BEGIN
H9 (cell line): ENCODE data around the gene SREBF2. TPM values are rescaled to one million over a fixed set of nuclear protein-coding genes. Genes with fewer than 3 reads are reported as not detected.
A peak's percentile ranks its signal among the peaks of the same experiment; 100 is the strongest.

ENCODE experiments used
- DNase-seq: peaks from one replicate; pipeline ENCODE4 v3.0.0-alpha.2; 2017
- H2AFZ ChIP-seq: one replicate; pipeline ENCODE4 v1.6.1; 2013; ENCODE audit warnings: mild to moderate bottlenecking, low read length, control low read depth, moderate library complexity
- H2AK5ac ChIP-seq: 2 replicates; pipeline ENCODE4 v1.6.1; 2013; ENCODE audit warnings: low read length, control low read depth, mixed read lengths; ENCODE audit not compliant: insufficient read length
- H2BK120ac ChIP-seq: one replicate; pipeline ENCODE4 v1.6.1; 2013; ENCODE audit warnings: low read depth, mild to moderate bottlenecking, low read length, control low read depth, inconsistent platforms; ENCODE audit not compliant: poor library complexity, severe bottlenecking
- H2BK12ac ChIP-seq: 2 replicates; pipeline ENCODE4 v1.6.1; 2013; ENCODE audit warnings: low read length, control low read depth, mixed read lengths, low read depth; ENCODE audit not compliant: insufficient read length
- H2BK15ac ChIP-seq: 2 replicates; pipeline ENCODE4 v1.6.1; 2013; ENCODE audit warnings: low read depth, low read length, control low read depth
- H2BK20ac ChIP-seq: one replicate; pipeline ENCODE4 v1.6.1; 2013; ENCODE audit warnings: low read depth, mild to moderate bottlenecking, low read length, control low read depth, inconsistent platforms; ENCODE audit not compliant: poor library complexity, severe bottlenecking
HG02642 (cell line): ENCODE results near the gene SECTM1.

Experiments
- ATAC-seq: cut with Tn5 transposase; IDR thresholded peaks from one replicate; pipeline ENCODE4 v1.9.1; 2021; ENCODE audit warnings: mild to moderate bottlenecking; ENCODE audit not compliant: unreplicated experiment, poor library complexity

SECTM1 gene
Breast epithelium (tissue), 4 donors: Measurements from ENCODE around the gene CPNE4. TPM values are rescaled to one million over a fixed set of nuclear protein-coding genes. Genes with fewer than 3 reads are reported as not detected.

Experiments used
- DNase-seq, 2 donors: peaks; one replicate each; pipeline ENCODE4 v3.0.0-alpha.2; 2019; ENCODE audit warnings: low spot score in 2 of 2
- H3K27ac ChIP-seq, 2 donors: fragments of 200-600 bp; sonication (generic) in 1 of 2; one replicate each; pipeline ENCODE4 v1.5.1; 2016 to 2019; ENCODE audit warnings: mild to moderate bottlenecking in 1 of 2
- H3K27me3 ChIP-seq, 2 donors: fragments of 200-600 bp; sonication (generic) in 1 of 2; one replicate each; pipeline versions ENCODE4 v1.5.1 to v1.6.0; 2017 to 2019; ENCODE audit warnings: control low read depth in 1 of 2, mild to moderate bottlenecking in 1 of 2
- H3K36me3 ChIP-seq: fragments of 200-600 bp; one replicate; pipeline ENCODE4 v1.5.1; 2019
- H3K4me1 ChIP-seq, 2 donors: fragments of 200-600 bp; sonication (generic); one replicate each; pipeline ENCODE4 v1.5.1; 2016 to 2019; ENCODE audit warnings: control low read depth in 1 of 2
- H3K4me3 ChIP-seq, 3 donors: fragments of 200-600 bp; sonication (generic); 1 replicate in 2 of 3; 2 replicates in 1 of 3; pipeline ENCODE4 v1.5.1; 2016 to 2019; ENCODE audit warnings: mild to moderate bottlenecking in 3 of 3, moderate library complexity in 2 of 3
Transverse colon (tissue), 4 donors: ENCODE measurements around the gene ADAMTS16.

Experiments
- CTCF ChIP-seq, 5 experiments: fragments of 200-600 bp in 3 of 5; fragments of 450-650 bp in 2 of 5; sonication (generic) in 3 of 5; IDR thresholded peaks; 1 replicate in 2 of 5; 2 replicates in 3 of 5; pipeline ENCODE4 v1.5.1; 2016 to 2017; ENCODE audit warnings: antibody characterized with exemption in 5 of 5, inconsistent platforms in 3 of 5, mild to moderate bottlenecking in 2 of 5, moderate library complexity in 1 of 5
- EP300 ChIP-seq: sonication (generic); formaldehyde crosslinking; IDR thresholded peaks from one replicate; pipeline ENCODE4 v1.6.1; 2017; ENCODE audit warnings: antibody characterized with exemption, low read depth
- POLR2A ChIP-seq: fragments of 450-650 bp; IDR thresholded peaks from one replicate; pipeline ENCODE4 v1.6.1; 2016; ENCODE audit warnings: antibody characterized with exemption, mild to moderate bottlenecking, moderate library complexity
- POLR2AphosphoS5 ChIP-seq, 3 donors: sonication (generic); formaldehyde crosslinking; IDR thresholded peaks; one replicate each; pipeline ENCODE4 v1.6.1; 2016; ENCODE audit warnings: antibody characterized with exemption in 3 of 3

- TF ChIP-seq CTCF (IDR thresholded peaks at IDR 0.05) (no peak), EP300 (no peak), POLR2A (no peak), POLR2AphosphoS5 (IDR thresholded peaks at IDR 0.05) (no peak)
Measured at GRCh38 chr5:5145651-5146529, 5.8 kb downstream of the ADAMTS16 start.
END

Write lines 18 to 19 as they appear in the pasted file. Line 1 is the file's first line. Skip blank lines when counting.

- H3K27ac ChIP-seq, 2 donors: fragments of 200-600 bp; sonication (generic) in 1 of 2; one replicate each; pipeline ENCODE4 v1.5.1; 2016 to 2019; ENCODE audit warnings: mild to moderate bottlenecking in 1 of 2
- H3K27me3 ChIP-seq, 2 donors: fragments of 200-600 bp; sonication (generic) in 1 of 2; one replicate each; pipeline versions ENCODE4 v1.5.1 to v1.6.0; 2017 to 2019; ENCODE audit warnings: control low read depth in 1 of 2, mild to moderate bottlenecking in 1 of 2